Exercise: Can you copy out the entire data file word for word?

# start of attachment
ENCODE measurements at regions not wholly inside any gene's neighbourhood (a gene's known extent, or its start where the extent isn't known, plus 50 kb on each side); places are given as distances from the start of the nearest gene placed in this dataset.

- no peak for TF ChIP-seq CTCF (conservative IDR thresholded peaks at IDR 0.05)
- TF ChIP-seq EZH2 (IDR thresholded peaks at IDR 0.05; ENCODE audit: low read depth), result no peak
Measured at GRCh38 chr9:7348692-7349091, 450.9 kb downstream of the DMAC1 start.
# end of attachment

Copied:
ENCODE measurements at regions not wholly inside any gene's neighbourhood (a gene's known extent, or its start where the extent isn't known, plus 50 kb on each side); places are given as distances from the start of the nearest gene placed in this dataset.

- no peak for TF ChIP-seq CTCF (conservative IDR thresholded peaks at IDR 0.05)
- TF ChIP-seq EZH2 (IDR thresholded peaks at IDR 0.05; ENCODE audit: low read depth), result no peak
Measured at GRCh38 chr9:7348692-7349091, 450.9 kb downstream of the DMAC1 start.